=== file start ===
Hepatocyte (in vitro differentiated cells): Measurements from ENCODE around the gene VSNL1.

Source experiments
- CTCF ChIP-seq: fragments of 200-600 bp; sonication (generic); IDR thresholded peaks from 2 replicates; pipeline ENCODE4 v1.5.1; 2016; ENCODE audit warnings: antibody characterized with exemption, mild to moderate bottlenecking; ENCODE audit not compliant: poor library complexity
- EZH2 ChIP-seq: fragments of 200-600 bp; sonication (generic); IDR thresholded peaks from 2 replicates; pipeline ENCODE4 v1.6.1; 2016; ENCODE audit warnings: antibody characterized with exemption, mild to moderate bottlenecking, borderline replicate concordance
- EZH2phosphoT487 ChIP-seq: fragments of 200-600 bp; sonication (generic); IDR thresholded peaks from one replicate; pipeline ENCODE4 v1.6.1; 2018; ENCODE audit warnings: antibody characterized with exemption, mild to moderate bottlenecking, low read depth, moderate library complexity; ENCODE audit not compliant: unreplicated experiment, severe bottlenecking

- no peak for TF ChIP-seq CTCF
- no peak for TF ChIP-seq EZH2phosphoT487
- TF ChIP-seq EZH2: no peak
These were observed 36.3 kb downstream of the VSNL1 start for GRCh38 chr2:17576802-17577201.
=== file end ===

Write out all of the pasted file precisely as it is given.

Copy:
Hepatocyte (in vitro differentiated cells): Measurements from ENCODE around the gene VSNL1.

Source experiments
- CTCF ChIP-seq: fragments of 200-600 bp; sonication (generic); IDR thresholded peaks from 2 replicates; pipeline ENCODE4 v1.5.1; 2016; ENCODE audit warnings: antibody characterized with exemption, mild to moderate bottlenecking; ENCODE audit not compliant: poor library complexity
- EZH2 ChIP-seq: fragments of 200-600 bp; sonication (generic); IDR thresholded peaks from 2 replicates; pipeline ENCODE4 v1.6.1; 2016; ENCODE audit warnings: antibody characterized with exemption, mild to moderate bottlenecking, borderline replicate concordance
- EZH2phosphoT487 ChIP-seq: fragments of 200-600 bp; sonication (generic); IDR thresholded peaks from one replicate; pipeline ENCODE4 v1.6.1; 2018; ENCODE audit warnings: antibody characterized with exemption, mild to moderate bottlenecking, low read depth, moderate library complexity; ENCODE audit not compliant: unreplicated experiment, severe bottlenecking

- no peak for TF ChIP-seq CTCF
- no peak for TF ChIP-seq EZH2phosphoT487
- TF ChIP-seq EZH2: no peak
These were observed 36.3 kb downstream of the VSNL1 start for GRCh38 chr2:17576802-17577201.